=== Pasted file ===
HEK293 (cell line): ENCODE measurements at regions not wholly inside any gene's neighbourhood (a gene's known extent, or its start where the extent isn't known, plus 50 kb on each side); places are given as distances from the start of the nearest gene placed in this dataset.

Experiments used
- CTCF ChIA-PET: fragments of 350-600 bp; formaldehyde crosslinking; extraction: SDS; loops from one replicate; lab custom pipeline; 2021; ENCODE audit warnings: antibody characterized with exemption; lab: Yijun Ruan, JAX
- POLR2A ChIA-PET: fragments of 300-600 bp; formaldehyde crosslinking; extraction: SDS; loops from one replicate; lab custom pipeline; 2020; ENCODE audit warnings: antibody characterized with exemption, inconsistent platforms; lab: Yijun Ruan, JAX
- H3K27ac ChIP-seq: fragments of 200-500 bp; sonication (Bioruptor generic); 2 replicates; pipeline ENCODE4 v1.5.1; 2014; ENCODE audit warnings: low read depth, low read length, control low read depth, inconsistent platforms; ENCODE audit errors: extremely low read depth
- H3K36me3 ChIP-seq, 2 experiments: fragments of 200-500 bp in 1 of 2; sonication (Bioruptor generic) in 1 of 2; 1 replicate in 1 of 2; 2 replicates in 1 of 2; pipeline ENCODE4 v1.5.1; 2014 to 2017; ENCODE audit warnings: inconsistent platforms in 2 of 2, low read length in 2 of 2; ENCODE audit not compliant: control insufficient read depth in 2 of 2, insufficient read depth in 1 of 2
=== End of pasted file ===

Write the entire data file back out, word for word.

HEK293 (cell line): ENCODE measurements at regions not wholly inside any gene's neighbourhood (a gene's known extent, or its start where the extent isn't known, plus 50 kb on each side); places are given as distances from the start of the nearest gene placed in this dataset.

Experiments used
- CTCF ChIA-PET: fragments of 350-600 bp; formaldehyde crosslinking; extraction: SDS; loops from one replicate; lab custom pipeline; 2021; ENCODE audit warnings: antibody characterized with exemption; lab: Yijun Ruan, JAX
- POLR2A ChIA-PET: fragments of 300-600 bp; formaldehyde crosslinking; extraction: SDS; loops from one replicate; lab custom pipeline; 2020; ENCODE audit warnings: antibody characterized with exemption, inconsistent platforms; lab: Yijun Ruan, JAX
- H3K27ac ChIP-seq: fragments of 200-500 bp; sonication (Bioruptor generic); 2 replicates; pipeline ENCODE4 v1.5.1; 2014; ENCODE audit warnings: low read depth, low read length, control low read depth, inconsistent platforms; ENCODE audit errors: extremely low read depth
- H3K36me3 ChIP-seq, 2 experiments: fragments of 200-500 bp in 1 of 2; sonication (Bioruptor generic) in 1 of 2; 1 replicate in 1 of 2; 2 replicates in 1 of 2; pipeline ENCODE4 v1.5.1; 2014 to 2017; ENCODE audit warnings: inconsistent platforms in 2 of 2, low read length in 2 of 2; ENCODE audit not compliant: control insufficient read depth in 2 of 2, insufficient read depth in 1 of 2